“The bishops stand ready to assist our national leaders to help improve this bill so it meets the moral criteria of protecting lives, not destroying them,” said Saile. “With health care reform so badly needed, it would be a terrible tragedy to miss this opportunity.”
In conjunction with the statement, the U.S. bishops launched a parish-based campaign to rally Catholics around the country to push for moral health care reform.
The campaign consists of prayers, bulletin inserts and pulpit announcements, as well as a Web site where people can lobby their legislators online with a few simple “clicks” on their computer.
The message is simple: “Stop abortion funding in health care reform! Protect conscience. Ensure affordable health coverage. Allow immigrants to purchase private health insurance.”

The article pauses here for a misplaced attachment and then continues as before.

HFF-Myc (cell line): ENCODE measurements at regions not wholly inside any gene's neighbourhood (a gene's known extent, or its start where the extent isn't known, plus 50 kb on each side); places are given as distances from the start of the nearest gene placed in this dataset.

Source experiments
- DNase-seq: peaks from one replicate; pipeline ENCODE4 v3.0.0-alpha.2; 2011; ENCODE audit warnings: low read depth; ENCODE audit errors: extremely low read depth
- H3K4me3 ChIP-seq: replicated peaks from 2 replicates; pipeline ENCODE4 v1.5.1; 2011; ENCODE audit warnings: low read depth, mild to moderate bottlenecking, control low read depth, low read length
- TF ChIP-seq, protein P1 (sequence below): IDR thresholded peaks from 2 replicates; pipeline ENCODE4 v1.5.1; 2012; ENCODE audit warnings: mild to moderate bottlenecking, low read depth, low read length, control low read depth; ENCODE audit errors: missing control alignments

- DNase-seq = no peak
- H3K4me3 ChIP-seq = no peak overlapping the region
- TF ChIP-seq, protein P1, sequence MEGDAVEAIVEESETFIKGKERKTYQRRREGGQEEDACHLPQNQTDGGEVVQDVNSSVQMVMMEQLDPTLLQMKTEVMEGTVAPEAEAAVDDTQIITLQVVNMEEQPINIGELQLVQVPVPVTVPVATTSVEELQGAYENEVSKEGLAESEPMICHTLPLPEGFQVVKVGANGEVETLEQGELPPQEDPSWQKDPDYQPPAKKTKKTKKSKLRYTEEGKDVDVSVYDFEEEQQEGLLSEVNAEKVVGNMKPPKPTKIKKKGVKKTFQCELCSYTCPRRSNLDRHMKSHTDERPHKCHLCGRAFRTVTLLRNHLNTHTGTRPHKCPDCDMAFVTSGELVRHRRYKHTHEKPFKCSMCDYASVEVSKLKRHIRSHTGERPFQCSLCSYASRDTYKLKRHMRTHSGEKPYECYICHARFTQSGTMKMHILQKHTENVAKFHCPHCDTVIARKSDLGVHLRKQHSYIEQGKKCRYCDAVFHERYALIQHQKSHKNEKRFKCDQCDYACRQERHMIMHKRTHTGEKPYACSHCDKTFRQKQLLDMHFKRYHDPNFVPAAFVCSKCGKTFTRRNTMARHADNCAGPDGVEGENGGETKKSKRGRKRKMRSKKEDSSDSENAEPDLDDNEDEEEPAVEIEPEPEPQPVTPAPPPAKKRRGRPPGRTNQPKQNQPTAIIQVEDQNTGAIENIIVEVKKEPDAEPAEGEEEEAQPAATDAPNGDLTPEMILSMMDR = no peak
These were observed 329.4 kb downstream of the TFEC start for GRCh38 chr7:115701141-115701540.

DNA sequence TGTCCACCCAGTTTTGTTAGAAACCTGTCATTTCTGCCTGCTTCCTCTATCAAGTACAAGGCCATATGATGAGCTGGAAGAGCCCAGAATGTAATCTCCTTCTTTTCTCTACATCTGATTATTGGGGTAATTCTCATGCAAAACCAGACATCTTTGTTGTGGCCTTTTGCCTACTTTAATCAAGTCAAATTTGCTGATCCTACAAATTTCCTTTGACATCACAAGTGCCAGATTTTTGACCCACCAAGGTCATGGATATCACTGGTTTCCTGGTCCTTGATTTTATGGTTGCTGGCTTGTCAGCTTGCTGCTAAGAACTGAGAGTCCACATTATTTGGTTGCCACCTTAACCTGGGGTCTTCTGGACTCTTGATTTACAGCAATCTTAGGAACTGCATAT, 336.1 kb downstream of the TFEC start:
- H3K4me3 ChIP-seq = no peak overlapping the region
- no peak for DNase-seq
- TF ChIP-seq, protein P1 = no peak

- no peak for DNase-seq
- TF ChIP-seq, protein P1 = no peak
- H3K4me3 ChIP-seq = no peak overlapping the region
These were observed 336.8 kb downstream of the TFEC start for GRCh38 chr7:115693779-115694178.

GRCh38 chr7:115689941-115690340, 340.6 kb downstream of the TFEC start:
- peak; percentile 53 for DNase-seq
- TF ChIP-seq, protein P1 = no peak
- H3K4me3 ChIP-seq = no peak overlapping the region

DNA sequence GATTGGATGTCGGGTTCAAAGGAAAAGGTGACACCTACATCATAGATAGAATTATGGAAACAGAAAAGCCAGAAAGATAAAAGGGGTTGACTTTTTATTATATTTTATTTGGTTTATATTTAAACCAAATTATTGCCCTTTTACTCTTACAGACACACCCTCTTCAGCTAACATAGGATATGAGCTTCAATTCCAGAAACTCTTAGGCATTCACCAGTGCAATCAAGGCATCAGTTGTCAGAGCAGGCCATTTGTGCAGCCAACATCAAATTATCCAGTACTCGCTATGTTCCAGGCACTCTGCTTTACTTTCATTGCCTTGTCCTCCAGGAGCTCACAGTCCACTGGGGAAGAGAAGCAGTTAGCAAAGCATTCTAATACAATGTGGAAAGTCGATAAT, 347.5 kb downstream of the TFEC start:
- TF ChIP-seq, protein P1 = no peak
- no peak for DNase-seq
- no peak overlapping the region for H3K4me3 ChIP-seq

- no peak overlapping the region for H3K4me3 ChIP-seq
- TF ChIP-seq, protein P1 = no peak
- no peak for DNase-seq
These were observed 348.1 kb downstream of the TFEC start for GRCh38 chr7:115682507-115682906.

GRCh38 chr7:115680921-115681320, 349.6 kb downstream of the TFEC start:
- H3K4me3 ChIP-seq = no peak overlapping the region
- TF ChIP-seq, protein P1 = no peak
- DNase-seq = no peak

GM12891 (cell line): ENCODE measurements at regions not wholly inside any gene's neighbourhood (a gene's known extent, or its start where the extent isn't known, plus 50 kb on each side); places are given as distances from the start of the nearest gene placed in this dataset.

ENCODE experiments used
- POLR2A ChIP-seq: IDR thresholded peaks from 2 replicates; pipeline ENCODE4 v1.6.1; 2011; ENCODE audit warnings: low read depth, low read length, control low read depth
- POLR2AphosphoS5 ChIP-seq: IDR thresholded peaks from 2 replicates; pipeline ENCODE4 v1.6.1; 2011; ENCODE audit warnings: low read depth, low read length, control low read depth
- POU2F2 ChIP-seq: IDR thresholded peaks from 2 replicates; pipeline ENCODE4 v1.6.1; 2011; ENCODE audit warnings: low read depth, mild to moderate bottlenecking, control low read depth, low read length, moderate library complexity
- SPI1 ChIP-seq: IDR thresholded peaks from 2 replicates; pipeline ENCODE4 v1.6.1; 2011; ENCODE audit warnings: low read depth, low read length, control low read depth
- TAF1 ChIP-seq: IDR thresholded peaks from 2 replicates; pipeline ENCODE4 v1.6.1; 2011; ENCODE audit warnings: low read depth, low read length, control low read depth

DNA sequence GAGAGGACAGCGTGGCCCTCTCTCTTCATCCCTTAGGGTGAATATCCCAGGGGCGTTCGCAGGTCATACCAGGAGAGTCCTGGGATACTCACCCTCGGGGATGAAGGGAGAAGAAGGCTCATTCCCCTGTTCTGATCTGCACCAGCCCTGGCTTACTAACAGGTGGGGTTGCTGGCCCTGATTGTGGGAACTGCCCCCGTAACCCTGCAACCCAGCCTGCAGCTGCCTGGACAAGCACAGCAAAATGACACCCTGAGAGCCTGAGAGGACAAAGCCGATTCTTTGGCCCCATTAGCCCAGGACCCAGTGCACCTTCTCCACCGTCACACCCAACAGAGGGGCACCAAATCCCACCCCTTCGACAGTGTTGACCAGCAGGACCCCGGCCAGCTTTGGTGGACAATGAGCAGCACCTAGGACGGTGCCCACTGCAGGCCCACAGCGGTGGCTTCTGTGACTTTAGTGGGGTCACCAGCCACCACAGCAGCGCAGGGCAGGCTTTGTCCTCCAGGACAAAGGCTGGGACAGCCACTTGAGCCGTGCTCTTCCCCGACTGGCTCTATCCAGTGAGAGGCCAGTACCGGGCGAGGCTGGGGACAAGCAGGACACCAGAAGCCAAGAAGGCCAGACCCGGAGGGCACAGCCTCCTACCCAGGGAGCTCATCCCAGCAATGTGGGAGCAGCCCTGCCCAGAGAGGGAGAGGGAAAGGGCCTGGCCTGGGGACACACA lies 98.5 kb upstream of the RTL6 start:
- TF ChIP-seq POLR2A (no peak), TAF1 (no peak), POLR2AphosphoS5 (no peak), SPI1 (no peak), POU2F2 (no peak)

The bulletin insert affirms, “As long-time advocates of health care reform, the U.S. Catholic bishops continue to make the moral case that genuine health care reform must protect the life, dignity, consciences and health of all, especially the poor and vulnerable.”
“Health care reform should not advance a pro-abortion agenda in our country,” it adds.
The conference explained that the bill approved by the Senate forces the purchasers of health care plans to pay for abortions.
The House bill rejects using federal funding for abortions, but both bills lack “adequate conscience protection for health care providers, plans or employers,” it added.
Now is the last opportunity for introducing revisions as the two bills are combined into one. A vote on the final draft is expected this month.
The insert stated that if certain changes are not made, including the pro-abortion items, “the final bill must be opposed.”
The bishops are encouraging Catholics to raise their voices to lobby for the reforms, and if moral revisions are not made, to urge legislators to reject the bill